General recommendation is modern quality synthetic garments that dry quickly, are comfortable and warm.

9. Clothes for the shore. There are etiquette rules: men in trousers and shirts or polo shirts, women in dinner clothes. However, that is not our case. We are more democratic though we do not advise to come in bathing costumes and flip-flops to the restaurant.

10. A wash kit is better to put into the case or parcel so that it is convenient to take it ashore for the morning and evening shower.

11. Soft case. You can bring your suitcase but we advise you should take a soft case to the yacht leaving your suitcase in the charter company office (luggage room for free). Remember, there is not much space on the yacht. We recommend to put your belongings into the waterproof packets as there is always a chance of rain.


1. We advise you should take ear muffs. The boat creaks, waves play, people talk in the cockpit and on the nearby yachts, some snore, some even forget to switch off alarm clocks on their IPads and wake people around them.

2. You can take laptops and other mobile phones. There is free Wi-Fi in some marinas, a 220V socket on the boat that you can use during berthing (if there is power supply connection from the shore). Needless to say, there are sockets in the restaurants. During sailing and berthing the boat system voltage is 12V, if you have a car charger, you can take it with you. At the team's discretion you can buy an extension pole, it is better to do it when you see a socket type on your yacht (not all extension poles are suitable).

3. Cameras and other video cameras - see paragraph about laptops. We request not to leave them unattended in the cockpits and on the decks.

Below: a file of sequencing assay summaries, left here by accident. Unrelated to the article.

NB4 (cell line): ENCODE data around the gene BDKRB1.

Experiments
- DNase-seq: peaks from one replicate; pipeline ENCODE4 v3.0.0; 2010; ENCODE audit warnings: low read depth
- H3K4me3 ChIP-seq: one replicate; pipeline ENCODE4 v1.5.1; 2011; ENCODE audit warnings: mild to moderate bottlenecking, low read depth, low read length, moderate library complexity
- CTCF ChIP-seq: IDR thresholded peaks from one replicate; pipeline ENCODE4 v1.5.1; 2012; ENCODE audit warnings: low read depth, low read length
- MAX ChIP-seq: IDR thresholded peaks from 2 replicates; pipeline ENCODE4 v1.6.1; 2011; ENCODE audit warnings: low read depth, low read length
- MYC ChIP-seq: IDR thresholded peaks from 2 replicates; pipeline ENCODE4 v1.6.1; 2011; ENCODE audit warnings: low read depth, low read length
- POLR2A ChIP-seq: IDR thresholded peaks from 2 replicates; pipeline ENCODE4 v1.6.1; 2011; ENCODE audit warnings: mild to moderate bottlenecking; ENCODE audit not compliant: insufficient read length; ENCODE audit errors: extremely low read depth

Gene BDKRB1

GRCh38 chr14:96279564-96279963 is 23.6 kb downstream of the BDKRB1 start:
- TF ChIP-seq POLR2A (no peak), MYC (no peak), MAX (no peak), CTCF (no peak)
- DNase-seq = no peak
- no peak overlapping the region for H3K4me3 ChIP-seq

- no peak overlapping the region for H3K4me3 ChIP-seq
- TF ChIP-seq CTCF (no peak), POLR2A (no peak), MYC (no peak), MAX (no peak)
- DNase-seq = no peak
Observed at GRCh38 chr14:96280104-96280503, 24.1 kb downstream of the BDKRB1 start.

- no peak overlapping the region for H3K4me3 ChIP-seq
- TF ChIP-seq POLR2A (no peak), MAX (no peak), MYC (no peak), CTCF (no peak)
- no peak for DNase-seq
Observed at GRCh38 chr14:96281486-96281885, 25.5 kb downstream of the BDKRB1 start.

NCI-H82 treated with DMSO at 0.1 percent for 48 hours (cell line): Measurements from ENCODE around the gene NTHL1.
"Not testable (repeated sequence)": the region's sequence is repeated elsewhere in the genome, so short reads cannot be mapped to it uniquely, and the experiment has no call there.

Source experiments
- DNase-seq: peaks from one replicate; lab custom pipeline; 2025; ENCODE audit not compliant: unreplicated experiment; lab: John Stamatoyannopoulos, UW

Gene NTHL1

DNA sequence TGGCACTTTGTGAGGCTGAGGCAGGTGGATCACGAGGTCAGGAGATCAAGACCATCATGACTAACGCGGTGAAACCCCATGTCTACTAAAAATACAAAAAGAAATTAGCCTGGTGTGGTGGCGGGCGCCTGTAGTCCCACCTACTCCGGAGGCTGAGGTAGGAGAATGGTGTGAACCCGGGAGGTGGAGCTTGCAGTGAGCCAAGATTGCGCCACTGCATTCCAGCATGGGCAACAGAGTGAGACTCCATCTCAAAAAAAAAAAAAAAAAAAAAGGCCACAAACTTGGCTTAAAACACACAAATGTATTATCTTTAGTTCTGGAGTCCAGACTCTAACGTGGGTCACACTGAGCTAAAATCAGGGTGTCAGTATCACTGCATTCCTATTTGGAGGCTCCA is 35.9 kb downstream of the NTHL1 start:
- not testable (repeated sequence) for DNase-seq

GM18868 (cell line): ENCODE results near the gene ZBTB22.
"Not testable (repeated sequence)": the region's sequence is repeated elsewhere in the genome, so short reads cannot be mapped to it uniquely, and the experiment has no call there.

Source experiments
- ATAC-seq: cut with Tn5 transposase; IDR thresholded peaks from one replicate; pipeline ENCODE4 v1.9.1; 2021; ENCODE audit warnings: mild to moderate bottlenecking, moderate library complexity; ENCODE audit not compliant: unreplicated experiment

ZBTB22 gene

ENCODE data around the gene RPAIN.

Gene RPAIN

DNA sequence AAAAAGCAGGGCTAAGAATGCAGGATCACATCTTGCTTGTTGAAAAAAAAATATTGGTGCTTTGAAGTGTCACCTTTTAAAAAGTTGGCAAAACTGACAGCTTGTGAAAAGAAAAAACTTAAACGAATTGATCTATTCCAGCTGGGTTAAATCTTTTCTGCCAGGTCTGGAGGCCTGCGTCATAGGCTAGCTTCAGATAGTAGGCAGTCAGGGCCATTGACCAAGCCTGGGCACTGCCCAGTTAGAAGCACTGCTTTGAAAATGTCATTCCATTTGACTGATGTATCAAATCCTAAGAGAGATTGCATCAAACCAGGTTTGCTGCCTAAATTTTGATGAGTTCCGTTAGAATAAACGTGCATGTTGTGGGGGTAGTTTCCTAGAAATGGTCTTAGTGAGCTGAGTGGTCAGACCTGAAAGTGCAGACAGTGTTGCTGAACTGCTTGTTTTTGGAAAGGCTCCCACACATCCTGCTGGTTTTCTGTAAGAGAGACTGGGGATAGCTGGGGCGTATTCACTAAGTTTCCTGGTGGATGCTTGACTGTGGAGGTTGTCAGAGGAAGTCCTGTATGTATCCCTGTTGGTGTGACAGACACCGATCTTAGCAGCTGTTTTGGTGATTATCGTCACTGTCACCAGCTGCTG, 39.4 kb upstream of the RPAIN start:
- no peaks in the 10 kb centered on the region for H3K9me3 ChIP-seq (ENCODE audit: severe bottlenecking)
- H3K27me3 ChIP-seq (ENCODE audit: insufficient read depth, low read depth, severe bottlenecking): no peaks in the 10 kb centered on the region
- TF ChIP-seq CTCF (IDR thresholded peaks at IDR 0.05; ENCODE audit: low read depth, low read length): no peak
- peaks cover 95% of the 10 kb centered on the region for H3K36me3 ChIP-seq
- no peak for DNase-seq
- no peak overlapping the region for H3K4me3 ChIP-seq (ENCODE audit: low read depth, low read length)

4. Towels – there is everything on the yacht including bed linen and towels, but if you wish to use yours - no problem.

5. Tight cases for documents and other gadgets.

6. Thermal underwear for sleep. It might be cold on the boat at night. But it is unlikely.

7. Alcohol. Prior to sailing the team will decide what and how much alcohol to buy on board, but if you wish to take something special please feel free to do it. It is the right thing tonight in the cockpit in a good company. It is at the captains' discretion during sailing but it is better not to.

If you are car sick, it does not mean you are sea sick on the yacht. You should not be afraid of it, but if you are sure you will get sick, take folk remedies or medicines from the drugstore.

Take it for granted that everyone is seasick to one degree or another, even the experienced people. In case of experienced ones there must be a much stronger swell when a boat swells here and there, back and forward, up and down for two or three days. Besides, they know the symptoms before they start and know how to eliminate them. Let's face it, we will not sail in such weather conditions during our cruise, for a variety of reasons. We are not sportsmen and thrill-seekers.

There are seasickness medicines like Dramina. You need to take them before you go on board, when you are already seasick, it is too late.